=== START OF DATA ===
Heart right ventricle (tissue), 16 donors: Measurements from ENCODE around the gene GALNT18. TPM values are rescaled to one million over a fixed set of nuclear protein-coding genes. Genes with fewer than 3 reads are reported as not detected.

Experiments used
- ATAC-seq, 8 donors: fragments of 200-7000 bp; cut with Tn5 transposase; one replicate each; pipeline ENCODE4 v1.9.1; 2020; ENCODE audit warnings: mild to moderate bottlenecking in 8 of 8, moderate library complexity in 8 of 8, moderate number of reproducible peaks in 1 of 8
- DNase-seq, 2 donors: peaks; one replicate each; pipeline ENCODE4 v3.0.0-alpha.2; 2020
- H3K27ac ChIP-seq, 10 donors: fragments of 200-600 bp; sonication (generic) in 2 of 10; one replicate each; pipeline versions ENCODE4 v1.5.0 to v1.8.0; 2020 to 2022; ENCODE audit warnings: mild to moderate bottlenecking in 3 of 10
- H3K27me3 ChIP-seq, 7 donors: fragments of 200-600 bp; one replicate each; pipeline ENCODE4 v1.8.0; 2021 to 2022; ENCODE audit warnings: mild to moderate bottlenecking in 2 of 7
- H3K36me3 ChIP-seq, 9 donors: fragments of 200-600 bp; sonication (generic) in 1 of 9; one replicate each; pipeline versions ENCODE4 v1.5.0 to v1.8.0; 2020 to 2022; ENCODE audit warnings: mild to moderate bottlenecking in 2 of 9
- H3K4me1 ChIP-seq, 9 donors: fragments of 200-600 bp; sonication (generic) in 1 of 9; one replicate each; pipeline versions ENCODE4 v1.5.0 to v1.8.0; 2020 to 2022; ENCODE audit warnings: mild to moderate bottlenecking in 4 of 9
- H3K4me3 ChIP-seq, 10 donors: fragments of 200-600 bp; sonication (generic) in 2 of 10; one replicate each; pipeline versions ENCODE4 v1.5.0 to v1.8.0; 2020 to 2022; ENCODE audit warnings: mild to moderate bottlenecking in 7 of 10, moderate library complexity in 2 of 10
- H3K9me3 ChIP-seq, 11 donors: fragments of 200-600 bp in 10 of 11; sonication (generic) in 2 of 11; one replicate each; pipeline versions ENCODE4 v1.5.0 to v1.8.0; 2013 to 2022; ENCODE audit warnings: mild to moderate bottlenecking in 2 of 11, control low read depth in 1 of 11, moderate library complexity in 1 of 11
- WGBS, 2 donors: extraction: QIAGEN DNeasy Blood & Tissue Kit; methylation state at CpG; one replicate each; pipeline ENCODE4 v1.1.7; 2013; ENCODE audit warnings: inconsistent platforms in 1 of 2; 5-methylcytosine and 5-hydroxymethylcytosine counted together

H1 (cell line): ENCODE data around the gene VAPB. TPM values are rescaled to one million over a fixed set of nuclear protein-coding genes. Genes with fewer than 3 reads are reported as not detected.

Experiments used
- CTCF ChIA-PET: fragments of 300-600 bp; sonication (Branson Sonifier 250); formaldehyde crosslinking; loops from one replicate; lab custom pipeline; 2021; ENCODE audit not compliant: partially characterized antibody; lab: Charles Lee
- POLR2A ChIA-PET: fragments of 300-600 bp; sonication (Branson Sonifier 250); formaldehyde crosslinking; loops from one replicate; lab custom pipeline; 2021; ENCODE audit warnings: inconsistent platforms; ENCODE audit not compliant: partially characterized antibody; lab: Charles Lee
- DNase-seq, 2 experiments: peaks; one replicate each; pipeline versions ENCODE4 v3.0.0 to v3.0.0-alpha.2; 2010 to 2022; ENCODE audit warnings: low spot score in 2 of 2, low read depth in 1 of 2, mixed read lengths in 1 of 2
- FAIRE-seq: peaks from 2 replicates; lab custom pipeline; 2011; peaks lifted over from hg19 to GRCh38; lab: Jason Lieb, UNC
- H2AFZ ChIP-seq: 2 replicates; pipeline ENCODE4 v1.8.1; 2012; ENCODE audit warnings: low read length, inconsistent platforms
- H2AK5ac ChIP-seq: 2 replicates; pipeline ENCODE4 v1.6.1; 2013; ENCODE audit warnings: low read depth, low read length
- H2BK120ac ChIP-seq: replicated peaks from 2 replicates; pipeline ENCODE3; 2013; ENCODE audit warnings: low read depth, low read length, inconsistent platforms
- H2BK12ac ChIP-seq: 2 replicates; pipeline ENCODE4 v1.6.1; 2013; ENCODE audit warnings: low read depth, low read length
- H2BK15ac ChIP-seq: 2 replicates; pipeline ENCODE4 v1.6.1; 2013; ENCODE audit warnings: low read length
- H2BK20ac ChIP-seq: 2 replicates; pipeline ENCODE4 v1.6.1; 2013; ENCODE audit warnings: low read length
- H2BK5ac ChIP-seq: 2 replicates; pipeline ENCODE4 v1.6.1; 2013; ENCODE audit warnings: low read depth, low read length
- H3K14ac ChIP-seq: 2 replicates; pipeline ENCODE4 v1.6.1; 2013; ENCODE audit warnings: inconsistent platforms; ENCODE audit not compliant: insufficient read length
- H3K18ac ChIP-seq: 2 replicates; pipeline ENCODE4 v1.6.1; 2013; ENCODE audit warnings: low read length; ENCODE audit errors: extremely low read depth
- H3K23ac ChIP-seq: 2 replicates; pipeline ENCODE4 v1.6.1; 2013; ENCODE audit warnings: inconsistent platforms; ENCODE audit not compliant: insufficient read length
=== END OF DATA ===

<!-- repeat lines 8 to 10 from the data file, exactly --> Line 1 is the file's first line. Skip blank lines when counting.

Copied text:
- H3K4me1 ChIP-seq, 9 donors: fragments of 200-600 bp; sonication (generic) in 1 of 9; one replicate each; pipeline versions ENCODE4 v1.5.0 to v1.8.0; 2020 to 2022; ENCODE audit warnings: mild to moderate bottlenecking in 4 of 9
- H3K4me3 ChIP-seq, 10 donors: fragments of 200-600 bp; sonication (generic) in 2 of 10; one replicate each; pipeline versions ENCODE4 v1.5.0 to v1.8.0; 2020 to 2022; ENCODE audit warnings: mild to moderate bottlenecking in 7 of 10, moderate library complexity in 2 of 10
- H3K9me3 ChIP-seq, 11 donors: fragments of 200-600 bp in 10 of 11; sonication (generic) in 2 of 11; one replicate each; pipeline versions ENCODE4 v1.5.0 to v1.8.0; 2013 to 2022; ENCODE audit warnings: mild to moderate bottlenecking in 2 of 11, control low read depth in 1 of 11, moderate library complexity in 1 of 11